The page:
Does Izostal (WSE: IZS) have a healthy balance sheet?


Some say volatility, rather than debt, is the best way to think about risk as an investor, but Warren Buffett said “volatility is far from risk.” It is only natural to consider a company’s balance sheet when considering how risky it is, as debt is often involved when a business collapses. Like many other companies Izostal SA (WSE: IZS) uses debt. But does this debt worry shareholders?

Why Does Debt Bring Risk?

Debt helps a business until the business struggles to repay it, either with new capital or with free cash flow. Ultimately, if the company can’t meet its legal debt repayment obligations, shareholders could walk away with nothing. However, a more common (but still painful) scenario is that he has to raise new equity at low cost, thereby constantly diluting shareholders. By replacing dilution, however, debt can be a very good tool for companies that need capital to invest in growth at high rates of return. The first step in examining a business’s debt levels is to consider its cash flow and debt together.

See our latest analysis for Izostal

How much debt does Izostal have?

You can click on the graph below for historical figures, but it shows that Izostal had a debt of Z72.3million in September 2021, up from Z91.9million a year earlier. However, because it has a cash reserve of Z21.0million, its net debt is less, at around Z51.2million.

WSE Debt to Equity History: IZS January 8, 2022

A look at Izostal’s responsibilities

According to the last published balance sheet, Izostal had a liability of Z 275.1 million due within 12 months and a liability of Z 40.6 million due beyond 12 months. In compensation for these obligations, he had cash of Z 21.0 million as well as receivables valued at Z 169.8 million due within 12 months. It therefore has a liability totaling Z 124.8 million more than its cash and short-term receivables combined.

When you consider that this deficit exceeds the market cap of the company by Z100.5million, you may well be inclined to take a close look at the balance sheet. Hypothetically, extremely high dilution would be required if the company were forced to repay its debts by raising capital at the current share price.

We use two main ratios to inform us about the levels of debt compared to earnings. The first is net debt divided by earnings before interest, taxes, depreciation, and amortization (EBITDA), while the second is the number of times its earnings before interest and taxes (EBIT) covers its interest expense (or its coverage of interest, for short). In this way, we consider both the absolute amount of debt, as well as the interest rates paid on it.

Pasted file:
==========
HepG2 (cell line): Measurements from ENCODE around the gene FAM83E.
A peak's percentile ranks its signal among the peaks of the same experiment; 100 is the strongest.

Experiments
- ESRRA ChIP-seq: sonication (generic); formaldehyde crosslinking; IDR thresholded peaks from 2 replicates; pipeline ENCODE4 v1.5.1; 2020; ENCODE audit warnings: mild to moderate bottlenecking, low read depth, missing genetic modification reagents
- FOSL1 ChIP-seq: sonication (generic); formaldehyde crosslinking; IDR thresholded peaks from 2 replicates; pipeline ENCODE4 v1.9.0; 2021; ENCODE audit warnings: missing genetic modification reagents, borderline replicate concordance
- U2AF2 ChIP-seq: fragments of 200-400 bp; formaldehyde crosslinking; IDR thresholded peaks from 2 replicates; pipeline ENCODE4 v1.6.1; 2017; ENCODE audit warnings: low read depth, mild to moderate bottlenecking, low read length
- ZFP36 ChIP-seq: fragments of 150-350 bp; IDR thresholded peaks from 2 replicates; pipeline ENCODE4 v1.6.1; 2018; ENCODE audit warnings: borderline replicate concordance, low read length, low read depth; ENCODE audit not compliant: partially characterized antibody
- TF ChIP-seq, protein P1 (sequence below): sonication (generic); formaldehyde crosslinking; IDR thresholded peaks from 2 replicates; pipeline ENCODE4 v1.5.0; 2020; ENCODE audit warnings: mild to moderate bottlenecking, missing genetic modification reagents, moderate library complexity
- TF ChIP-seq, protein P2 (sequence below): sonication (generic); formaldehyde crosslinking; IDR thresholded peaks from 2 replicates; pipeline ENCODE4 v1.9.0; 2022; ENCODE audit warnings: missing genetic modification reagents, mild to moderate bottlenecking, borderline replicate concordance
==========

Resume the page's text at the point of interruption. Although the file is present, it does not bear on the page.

Izostal’s net debt / EBITDA ratio of around 1.8 suggests only a moderate use of debt. And its EBIT of 1,000 times its interest costs, means the debt load is as light as a peacock feather. Unfortunately, Izostal’s EBIT actually fell 3.5% last year. If this earnings trend continues, its debt load will rise like the heart of a polar bear watching its only cub. There is no doubt that we learn the most about debt from the balance sheet. But it is Izostal’s profits that will influence the balance sheet in the future. So, when considering debt, it is really worth looking at the profit trend. Click here for an interactive snapshot.

Finally, a business can only repay its debts with hard cash, not with accounting profits. The logical step is therefore to examine the proportion of this EBIT that corresponds to the actual free cash flow. Over the past three years, Izostal has recorded free cash flow of 26% of its EBIT, which is lower than expected. This low cash conversion makes debt management more difficult.

Our point of view

We would go so far as to say that Izostal’s level of total liabilities was disappointing. But at least it’s decent enough to cover its interest costs with its EBIT; it’s encouraging. Once we consider all of the above factors together it seems to us that Izostal’s debt makes it a bit risky. This isn’t necessarily a bad thing, but we would generally feel more comfortable with less leverage. When analyzing debt levels, the balance sheet is the obvious place to start. But at the end of the day, every business can contain risks that exist off the balance sheet. To this end, you need to know the 2 warning signs we spotted with Izostal.

At the end of the day, sometimes it’s easier to focus on businesses that don’t even need to go into debt. Readers can access a list of growth stocks with zero net debt 100% free, at present.

This Simply Wall St article is general in nature. We provide commentary based on historical data and analyst forecasts using only unbiased methodology and our articles are not intended to be financial advice. It does not constitute a recommendation to buy or sell any stock and does not take into account your goals or your financial situation. Our aim is to bring you long-term, targeted analysis based on fundamental data. Note that our analysis may not take into account the latest announcements from price sensitive companies or qualitative documents. Simply Wall St has no position in any of the stocks mentioned.


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